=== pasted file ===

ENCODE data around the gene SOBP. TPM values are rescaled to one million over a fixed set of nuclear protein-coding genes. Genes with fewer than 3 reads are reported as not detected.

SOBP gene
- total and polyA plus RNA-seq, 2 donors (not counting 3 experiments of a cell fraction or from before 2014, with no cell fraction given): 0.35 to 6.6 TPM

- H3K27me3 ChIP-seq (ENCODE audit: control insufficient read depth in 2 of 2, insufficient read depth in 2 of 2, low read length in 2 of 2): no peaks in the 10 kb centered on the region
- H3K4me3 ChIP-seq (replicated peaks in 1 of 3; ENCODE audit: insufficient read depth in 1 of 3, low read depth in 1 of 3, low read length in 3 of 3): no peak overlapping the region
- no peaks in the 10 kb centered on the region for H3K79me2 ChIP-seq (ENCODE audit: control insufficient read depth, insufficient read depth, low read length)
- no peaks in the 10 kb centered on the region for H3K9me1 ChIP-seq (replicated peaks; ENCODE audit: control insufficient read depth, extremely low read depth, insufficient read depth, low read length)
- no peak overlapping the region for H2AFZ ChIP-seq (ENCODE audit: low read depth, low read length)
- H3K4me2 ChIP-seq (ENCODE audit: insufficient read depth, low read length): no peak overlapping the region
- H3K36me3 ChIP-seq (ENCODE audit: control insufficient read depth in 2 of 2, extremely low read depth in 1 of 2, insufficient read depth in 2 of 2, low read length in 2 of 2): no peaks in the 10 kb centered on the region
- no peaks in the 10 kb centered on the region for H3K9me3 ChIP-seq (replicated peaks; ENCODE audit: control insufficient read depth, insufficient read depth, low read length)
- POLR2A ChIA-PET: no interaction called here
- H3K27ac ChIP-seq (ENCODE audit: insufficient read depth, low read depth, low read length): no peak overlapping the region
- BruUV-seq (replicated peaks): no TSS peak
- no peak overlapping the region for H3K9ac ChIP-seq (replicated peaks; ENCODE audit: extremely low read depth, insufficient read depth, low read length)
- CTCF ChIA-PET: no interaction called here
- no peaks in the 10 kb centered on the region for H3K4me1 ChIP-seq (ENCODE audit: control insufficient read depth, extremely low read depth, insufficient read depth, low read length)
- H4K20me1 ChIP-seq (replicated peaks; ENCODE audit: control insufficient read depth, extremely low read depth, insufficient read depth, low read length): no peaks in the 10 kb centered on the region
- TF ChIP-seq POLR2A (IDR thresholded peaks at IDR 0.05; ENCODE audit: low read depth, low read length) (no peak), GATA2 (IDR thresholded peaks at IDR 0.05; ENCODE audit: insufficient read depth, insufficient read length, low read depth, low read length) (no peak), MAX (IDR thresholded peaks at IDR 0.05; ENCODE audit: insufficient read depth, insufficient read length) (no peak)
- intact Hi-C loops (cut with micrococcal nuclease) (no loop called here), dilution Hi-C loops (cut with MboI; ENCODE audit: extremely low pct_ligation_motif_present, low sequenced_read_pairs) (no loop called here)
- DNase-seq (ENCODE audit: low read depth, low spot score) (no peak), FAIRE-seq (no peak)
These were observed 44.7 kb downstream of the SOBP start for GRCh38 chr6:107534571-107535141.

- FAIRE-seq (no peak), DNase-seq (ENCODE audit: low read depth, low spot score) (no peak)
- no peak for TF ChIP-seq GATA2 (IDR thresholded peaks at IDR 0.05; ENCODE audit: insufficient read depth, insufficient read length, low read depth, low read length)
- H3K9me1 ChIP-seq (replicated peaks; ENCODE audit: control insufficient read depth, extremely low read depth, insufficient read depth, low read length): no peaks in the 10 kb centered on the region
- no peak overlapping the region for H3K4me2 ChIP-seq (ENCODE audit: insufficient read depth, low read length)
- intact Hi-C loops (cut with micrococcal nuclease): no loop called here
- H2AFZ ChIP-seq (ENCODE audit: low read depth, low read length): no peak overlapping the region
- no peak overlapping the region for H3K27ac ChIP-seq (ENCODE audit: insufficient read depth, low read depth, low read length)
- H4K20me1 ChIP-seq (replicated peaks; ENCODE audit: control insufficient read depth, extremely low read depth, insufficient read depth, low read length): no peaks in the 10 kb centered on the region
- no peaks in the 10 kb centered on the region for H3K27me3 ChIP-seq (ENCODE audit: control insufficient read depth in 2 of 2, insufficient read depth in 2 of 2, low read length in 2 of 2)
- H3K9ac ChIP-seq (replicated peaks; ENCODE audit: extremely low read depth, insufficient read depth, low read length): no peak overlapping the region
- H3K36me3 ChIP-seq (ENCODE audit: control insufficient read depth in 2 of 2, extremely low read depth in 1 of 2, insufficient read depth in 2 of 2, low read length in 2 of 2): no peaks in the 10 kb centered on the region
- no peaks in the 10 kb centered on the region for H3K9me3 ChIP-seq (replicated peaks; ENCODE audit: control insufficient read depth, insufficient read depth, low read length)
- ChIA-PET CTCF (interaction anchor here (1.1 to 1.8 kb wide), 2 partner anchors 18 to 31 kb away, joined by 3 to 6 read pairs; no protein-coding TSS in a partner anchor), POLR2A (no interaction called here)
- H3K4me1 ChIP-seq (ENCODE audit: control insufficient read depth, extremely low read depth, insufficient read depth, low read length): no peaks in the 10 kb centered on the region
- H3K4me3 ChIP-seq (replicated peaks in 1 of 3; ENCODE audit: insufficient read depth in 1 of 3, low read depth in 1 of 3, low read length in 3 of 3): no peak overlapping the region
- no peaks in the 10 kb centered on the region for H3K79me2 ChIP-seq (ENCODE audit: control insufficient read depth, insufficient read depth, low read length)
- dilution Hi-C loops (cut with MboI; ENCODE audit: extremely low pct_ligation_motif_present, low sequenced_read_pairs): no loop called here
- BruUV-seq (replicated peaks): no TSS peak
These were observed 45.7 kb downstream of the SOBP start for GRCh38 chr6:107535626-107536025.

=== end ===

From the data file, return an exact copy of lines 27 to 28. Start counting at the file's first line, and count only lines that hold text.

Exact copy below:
- intact Hi-C loops (cut with micrococcal nuclease): no loop called here
- H2AFZ ChIP-seq (ENCODE audit: low read depth, low read length): no peak overlapping the region